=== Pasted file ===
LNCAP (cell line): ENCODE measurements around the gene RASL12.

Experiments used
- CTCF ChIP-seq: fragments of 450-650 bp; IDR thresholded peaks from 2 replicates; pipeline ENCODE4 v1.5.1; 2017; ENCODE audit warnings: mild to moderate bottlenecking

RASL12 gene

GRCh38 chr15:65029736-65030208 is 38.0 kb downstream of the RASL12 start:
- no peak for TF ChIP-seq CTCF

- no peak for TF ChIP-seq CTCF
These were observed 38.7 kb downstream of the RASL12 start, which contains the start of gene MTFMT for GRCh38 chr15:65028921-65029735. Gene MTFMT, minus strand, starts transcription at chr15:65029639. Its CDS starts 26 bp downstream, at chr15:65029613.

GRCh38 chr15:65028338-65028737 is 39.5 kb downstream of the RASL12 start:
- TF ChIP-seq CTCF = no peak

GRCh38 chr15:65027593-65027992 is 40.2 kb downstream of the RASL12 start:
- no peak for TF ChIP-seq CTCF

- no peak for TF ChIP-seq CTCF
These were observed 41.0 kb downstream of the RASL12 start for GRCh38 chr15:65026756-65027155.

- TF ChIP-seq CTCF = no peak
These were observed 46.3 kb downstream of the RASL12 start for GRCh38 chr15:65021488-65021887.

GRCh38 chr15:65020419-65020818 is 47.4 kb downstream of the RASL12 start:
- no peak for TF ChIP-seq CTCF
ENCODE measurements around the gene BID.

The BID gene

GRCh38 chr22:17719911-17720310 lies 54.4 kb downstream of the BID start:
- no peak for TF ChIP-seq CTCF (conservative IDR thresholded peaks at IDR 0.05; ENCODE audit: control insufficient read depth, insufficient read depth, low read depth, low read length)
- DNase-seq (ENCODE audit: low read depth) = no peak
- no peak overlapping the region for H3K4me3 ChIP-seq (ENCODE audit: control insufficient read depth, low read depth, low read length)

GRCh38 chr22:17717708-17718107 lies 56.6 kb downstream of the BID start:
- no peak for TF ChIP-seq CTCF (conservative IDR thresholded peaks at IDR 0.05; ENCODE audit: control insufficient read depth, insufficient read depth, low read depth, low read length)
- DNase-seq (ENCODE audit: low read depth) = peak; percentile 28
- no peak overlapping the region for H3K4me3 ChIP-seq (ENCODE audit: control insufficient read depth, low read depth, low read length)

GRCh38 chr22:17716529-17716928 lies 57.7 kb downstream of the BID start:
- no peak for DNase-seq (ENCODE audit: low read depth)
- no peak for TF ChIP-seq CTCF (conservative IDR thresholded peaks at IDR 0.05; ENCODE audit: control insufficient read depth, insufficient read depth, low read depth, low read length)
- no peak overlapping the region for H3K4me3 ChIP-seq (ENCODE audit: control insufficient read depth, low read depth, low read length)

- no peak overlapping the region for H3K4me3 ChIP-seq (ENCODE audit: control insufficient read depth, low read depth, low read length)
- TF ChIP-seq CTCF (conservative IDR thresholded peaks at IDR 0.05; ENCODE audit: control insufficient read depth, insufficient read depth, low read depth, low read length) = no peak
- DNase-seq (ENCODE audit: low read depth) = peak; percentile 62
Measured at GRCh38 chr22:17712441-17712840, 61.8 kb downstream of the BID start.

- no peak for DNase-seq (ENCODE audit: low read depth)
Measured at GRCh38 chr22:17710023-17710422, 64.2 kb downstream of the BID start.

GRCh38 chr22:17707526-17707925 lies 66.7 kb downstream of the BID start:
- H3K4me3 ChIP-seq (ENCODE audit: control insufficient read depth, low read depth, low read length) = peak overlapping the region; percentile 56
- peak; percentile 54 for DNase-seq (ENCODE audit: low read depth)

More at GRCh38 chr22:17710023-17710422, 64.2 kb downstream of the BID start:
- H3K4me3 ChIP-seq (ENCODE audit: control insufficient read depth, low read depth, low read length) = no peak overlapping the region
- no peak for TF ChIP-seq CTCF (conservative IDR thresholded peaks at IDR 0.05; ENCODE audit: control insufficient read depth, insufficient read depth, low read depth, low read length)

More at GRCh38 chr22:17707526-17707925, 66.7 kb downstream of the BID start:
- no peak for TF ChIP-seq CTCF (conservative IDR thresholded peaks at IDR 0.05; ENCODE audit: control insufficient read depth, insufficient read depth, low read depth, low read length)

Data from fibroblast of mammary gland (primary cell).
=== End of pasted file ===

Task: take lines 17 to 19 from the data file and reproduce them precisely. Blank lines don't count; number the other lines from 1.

GRCh38 chr15:65020419-65020818 is 47.4 kb downstream of the RASL12 start:
- no peak for TF ChIP-seq CTCF
ENCODE measurements around the gene BID.